The governor of the Japanese capital, Tokyo, whose opposition Party of Hope came a distant third to Prime Minister Shinzo Abe s ruling party in a general election last month, said on Tuesday she would quit as party co-leader. Governor Yuriko Koike, a former ruling Liberal Democratic Party (LDP) lawmaker sometimes mentioned as a possible first female Japanese premier, launched the party to great fanfare ahead of
the Oct. 22 lower house election and absorbed a big chunk of the failed opposition Democratic Party. But despite her bid to create what she called a reformist, conservative rival to Abe s LDP, Koike s party won only 51 seats in the 465-member lower house. That tally was not only dwarfed by the LDP s 283 seats but also lagged the 54 seats taken by the Constitutional Democratic Party of Japan (CDPJ), a group hastily
formed by liberal-leaning former Democratic Party members. Koike announced her decision at a televised meeting of her party legislators, also attended by Yuichiro Tamaki, who was recently elected as Party of Hope co-president. I want to step down as party leader and support you all, she told the meeting. I want to leave things to President Tamaki. A media-savvy former TV announcer and veteran lawmaker who served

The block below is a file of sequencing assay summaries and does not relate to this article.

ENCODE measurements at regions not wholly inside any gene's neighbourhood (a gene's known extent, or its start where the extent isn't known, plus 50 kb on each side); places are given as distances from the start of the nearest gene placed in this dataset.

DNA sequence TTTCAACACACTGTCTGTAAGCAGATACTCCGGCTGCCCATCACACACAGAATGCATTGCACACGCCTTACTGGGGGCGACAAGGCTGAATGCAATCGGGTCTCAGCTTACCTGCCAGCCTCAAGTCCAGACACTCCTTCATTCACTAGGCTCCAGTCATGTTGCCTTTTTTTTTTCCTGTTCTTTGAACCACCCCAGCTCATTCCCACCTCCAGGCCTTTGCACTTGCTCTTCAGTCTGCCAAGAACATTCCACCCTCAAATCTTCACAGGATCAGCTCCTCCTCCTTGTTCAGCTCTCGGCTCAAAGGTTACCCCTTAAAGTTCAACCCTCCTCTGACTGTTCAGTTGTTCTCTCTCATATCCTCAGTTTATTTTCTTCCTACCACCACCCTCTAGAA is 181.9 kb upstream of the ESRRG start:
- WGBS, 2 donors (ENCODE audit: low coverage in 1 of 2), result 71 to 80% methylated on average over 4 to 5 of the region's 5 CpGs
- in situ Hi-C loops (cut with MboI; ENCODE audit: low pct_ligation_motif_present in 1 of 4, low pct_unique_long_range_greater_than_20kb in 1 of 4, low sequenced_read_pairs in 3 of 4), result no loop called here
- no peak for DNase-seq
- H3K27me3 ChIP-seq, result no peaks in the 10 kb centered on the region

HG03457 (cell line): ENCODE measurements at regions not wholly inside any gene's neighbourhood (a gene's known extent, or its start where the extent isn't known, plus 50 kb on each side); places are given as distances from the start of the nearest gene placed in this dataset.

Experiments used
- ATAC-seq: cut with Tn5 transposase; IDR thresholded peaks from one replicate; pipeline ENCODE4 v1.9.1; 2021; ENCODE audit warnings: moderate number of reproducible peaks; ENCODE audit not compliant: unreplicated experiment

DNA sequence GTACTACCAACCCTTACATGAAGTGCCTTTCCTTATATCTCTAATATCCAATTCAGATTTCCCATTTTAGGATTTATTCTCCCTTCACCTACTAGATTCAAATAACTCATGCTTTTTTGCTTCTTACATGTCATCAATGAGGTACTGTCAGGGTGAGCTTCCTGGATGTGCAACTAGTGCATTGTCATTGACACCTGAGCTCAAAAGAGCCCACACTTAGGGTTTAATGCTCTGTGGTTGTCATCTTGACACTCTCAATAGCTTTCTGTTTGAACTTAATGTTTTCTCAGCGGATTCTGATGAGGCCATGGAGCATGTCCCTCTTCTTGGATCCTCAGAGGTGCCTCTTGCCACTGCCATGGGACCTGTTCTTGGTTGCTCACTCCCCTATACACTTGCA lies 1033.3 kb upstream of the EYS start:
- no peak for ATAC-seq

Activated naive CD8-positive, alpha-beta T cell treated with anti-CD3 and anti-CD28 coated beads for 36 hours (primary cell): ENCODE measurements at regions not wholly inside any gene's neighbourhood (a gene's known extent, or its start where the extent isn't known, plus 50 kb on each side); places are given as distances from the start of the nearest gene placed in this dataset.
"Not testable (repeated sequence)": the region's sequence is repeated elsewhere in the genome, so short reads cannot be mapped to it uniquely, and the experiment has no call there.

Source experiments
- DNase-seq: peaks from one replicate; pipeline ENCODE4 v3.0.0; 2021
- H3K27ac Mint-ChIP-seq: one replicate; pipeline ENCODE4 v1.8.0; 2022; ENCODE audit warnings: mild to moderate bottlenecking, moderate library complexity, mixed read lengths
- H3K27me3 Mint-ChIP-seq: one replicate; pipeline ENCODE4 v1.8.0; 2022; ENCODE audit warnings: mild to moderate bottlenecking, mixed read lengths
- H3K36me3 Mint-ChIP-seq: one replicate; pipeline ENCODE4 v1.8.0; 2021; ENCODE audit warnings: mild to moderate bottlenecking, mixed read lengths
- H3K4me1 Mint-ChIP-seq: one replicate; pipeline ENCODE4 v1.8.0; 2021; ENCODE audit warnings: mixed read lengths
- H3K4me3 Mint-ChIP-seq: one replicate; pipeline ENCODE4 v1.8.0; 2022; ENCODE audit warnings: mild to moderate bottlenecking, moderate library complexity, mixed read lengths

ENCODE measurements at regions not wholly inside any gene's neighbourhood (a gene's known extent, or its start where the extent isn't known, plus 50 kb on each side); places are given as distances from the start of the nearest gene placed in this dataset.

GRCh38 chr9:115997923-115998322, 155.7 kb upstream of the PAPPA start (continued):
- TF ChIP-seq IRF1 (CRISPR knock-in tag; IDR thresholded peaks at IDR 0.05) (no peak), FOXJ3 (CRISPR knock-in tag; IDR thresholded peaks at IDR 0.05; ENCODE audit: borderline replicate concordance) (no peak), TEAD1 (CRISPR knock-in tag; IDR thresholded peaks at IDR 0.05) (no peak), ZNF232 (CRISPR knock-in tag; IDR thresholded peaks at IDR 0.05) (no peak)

as environment and defense minister, Koike defied the LDP to run for Tokyo governor last year and trounced her ruling-party rival. She then led her party to a historic victory over the LDP in a July Tokyo assembly poll. But support for the Party of Hope faltered after Koike said she would exclude liberal members of the Democratic Party and decided not to seek a seat in parliament herself. She also confused many
voters by seeming to leave open the possibility of a tie-up with the LDP after the general election. Support for the Party of Hope was a mere 3.2 percent against 9.3 percent for the CDPJ and 37.1 percent for the LDP, in an NHK survey released on Monday. Abe has had a bounce in his ratings, a series of public opinion polls published this week indicated, but his support remains below 50 percent. The NHK survey put
support for his cabinet at 46 percent, a seven point rise from a September survey, with the most frequently given reason being it s better than other cabinets .